It is necessary to cool the mash or the wort down to yeast pitching temperatures. This can be accomplished in the mash tun, in-line to the fermenter, or in the fermenter. Depending on your city water temperature, glycol cooling may be required.
When yeast begin the fermentation process the temperature will begin to rise in the fermenter. Once the fermentation reaches the peak the temperature can rise to levels that will kill the yeast cells and also produce off flavors unless glycol is used to maintain the desired fermentation temperature.
During the distillation process it is necessary to provide cooling for the dephlegmating process and the condensing process. Depending on the size of the still and the location of your distillery, glycol will likely be required.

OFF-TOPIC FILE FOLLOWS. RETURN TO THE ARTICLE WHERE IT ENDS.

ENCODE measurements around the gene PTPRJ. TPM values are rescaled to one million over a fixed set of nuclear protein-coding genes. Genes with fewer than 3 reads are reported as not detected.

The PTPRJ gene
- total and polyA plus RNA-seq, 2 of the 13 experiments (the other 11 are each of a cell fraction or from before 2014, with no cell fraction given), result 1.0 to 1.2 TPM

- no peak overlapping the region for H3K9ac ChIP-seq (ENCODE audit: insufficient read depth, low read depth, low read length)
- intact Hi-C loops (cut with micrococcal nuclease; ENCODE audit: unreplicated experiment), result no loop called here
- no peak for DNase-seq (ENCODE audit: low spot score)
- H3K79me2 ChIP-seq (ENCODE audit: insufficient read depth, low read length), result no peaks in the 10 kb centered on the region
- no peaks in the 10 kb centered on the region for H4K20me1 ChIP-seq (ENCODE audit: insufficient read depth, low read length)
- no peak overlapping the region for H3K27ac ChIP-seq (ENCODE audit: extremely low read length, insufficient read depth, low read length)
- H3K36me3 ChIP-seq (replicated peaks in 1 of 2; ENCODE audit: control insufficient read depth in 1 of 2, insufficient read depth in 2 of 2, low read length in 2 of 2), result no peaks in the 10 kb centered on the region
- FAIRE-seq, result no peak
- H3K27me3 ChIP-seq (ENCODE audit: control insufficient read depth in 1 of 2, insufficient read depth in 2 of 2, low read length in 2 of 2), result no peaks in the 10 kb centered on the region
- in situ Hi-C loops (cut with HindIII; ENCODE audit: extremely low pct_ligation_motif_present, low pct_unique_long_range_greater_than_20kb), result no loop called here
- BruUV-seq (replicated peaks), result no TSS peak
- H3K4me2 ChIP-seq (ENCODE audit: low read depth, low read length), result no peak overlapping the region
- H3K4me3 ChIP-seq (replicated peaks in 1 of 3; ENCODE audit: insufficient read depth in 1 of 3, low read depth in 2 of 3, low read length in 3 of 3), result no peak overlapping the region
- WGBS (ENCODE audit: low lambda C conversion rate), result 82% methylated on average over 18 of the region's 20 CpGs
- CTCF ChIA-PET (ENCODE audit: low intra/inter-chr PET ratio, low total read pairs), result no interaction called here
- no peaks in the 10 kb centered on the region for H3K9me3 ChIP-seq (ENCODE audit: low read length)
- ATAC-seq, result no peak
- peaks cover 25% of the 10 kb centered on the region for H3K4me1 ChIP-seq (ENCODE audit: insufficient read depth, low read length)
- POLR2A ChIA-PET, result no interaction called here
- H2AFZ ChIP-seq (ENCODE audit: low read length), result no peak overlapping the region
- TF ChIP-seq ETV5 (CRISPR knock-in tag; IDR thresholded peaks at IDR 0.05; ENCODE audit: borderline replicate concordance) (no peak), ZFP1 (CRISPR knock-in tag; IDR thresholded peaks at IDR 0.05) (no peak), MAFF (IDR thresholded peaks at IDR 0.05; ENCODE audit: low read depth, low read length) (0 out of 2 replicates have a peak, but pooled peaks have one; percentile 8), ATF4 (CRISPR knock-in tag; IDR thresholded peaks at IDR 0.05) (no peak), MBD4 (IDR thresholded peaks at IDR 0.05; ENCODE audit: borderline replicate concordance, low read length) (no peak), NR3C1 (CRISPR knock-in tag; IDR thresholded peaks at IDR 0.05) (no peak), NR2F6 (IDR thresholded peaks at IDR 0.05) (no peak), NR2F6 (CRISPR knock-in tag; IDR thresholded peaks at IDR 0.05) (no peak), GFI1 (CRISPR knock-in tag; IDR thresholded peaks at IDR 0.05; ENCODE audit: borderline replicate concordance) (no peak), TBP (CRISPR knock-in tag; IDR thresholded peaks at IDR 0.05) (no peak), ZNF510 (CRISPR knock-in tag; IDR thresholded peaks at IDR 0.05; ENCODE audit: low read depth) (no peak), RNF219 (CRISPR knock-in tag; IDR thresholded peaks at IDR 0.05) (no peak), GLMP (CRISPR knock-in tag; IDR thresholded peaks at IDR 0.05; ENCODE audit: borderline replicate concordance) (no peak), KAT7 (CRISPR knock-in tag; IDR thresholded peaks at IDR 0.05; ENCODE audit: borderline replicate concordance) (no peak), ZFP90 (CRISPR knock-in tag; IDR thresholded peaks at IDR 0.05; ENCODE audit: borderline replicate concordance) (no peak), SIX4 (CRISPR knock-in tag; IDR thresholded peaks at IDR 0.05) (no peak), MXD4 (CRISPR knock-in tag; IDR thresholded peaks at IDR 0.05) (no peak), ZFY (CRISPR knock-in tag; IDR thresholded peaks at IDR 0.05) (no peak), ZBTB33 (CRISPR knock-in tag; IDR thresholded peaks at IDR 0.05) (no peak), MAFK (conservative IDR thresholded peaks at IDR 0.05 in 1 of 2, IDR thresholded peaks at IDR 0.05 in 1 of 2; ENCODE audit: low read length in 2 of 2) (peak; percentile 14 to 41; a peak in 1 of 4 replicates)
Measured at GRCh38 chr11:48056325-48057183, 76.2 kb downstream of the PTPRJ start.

The still's cooling requirements will be a large load on a glycol chiller. It may be required to use a cooling tank and heat exchanger or air/glycol external unit to buffer the heat going back to the chiller. Using a cooling tower may also be an option to reduce glycol chiller loads. This will depend on the dew point in your area.
Please contact us to review your requirements, and let us find a solution for you!